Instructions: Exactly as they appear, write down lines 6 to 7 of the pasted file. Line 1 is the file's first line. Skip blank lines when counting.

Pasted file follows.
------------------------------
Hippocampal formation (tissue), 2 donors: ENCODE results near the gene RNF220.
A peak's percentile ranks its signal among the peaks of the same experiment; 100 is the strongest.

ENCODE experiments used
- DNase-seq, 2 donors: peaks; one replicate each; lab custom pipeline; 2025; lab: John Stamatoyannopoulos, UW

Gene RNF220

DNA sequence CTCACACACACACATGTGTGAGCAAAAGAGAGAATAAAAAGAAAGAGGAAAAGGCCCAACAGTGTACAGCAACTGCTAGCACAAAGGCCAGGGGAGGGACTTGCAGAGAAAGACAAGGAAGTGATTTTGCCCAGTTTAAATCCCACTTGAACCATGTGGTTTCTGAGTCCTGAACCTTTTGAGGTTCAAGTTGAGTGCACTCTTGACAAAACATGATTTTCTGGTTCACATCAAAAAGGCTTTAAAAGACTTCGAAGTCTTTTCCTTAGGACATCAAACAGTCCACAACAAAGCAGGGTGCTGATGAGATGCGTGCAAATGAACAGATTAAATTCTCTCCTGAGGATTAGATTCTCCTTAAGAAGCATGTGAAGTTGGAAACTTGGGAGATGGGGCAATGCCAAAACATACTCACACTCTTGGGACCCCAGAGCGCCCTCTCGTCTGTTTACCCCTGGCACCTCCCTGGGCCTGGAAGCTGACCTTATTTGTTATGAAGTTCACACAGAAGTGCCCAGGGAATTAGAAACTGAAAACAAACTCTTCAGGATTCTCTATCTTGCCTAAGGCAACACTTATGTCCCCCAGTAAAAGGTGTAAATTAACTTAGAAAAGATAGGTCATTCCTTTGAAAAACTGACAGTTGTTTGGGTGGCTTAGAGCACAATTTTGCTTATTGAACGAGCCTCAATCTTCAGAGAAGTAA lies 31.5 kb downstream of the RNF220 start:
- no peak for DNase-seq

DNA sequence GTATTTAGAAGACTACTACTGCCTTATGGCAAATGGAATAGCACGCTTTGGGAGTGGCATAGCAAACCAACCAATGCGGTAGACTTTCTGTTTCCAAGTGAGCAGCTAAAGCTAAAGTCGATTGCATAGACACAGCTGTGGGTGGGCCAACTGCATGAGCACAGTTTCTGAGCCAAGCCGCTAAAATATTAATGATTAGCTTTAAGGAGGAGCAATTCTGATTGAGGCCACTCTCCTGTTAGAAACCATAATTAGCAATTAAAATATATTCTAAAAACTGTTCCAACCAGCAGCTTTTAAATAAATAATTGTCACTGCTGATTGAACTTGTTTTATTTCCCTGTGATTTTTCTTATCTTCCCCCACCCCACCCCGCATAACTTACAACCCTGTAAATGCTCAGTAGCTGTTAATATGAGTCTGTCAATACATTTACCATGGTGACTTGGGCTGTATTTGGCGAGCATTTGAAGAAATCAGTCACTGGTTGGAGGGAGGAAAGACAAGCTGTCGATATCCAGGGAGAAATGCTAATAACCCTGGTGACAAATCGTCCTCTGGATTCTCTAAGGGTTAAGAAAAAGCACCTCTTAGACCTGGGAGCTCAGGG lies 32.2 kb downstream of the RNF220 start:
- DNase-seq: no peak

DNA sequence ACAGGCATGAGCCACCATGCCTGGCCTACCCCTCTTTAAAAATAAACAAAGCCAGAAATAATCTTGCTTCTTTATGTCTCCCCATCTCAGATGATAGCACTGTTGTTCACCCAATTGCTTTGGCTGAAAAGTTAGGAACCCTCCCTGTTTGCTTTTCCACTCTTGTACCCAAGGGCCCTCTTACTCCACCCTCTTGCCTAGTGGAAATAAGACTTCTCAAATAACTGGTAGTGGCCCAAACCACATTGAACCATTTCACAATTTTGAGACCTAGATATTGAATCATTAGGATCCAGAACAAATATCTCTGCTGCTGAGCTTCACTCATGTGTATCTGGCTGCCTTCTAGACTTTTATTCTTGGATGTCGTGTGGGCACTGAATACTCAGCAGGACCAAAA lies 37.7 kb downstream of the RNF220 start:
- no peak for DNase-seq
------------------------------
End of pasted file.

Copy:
DNA sequence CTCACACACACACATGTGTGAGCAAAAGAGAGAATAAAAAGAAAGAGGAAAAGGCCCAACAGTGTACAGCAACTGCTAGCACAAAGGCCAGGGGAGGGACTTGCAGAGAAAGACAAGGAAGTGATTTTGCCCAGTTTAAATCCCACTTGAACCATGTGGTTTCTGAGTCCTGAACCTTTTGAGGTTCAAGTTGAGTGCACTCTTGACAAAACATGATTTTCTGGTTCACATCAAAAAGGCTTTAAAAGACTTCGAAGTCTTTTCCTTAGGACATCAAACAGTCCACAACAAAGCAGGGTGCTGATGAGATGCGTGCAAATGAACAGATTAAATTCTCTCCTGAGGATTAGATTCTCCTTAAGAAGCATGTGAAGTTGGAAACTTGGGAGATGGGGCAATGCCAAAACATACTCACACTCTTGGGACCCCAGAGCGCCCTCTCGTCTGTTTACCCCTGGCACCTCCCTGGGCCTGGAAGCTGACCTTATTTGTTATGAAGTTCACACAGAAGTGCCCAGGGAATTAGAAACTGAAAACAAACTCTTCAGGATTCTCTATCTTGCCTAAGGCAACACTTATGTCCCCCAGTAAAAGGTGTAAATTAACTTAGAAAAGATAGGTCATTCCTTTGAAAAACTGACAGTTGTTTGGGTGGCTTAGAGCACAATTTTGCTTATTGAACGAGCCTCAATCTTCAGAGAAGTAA lies 31.5 kb downstream of the RNF220 start:
- no peak for DNase-seq